Key influences: The complexity of the machinery industries made the managers most influential; bankers and owners did rarely have much say in the strategy of the companies, except in financial difficulties.
Lessons from the American experience: The overriding importance of the “three-pronged investment” (production, distribution and organizational capabilities) stressed again.
Managerial capitalism (topic of Chandler’s The Visible Hand) refers to “a new type of capitalism–one in which the decisions about current operations, employment, output, and the allocation of resources for future operations were maid by salaried managers who were not owners of the enterprise”.
Scale, Scope and Organizational Capabilities (General theory of why and how industrial enterprises began and evolved).
The industrial enterprises grew by adding new units – different in terms of geography, economic functions or products.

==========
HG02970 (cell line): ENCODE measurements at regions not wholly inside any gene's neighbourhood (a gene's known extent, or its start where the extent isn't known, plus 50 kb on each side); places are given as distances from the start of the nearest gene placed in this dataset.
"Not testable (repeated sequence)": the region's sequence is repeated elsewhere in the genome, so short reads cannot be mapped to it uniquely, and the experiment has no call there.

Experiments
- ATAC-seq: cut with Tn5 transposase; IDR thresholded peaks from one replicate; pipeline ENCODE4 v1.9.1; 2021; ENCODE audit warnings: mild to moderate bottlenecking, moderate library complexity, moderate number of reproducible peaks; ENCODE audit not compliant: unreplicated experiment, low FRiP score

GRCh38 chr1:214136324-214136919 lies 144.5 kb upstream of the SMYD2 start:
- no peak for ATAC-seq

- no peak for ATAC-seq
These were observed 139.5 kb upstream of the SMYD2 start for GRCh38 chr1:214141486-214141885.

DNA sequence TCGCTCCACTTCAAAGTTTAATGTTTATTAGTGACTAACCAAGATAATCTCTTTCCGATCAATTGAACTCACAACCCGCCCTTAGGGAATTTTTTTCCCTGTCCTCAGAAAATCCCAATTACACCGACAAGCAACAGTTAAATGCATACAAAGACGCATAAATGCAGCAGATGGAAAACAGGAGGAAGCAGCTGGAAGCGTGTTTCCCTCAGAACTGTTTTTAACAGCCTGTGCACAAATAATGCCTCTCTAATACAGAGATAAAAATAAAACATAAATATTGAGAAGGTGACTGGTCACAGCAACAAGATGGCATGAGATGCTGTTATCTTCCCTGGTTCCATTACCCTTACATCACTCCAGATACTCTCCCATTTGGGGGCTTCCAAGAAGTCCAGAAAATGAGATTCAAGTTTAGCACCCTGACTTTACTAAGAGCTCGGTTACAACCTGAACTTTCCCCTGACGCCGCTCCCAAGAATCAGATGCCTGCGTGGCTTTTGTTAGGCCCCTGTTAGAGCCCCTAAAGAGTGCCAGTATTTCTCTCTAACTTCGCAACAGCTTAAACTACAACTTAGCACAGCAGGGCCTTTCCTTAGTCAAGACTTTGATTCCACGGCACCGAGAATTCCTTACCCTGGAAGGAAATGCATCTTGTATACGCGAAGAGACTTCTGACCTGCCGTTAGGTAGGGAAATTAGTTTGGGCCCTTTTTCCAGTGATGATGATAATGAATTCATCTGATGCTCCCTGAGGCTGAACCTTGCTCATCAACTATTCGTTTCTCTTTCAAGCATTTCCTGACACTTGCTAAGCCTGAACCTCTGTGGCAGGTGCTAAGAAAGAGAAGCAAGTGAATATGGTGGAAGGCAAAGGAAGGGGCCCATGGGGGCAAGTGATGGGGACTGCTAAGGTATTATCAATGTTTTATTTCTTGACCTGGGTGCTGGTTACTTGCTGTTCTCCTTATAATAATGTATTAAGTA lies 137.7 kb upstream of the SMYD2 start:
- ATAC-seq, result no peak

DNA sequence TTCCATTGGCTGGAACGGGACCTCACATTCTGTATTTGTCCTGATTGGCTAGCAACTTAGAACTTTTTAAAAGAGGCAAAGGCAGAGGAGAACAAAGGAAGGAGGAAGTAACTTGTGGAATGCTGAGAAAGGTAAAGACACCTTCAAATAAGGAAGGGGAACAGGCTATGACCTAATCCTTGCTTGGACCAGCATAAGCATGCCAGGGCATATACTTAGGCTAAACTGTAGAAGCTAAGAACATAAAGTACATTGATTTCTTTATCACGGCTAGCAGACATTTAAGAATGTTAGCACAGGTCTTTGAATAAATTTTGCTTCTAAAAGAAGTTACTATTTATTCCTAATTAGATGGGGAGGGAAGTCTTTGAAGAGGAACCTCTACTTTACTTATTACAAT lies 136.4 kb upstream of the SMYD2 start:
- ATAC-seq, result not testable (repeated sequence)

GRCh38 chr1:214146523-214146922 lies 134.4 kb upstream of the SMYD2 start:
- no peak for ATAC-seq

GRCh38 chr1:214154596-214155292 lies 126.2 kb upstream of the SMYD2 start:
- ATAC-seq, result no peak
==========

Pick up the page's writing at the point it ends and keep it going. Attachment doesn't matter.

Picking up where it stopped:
These units were added because they provided In production, increased output in the old, labor-intensive industries came mainly by an increase in size (adding more machines and people).
In the new, capital-intensive industries increase in output came as a dramatic reduction in capital/labor ratios, due to new machines and processes.
Thus, economies of scale were much more important in capital-intensive industries, whereas in the labor-intensive one the large firm did not have significant advantages over the small ones.
One reason for this was the increasing “product-specificity”; as products became more complex, it was not cost-efficient to have a wholesaler handle the difficult transaction processes.
Another reason was competition; in the fierce battle for market share in an oligopolistic marketplace an intermediary who made his profit from handling products of more than one manufacturer became redundant.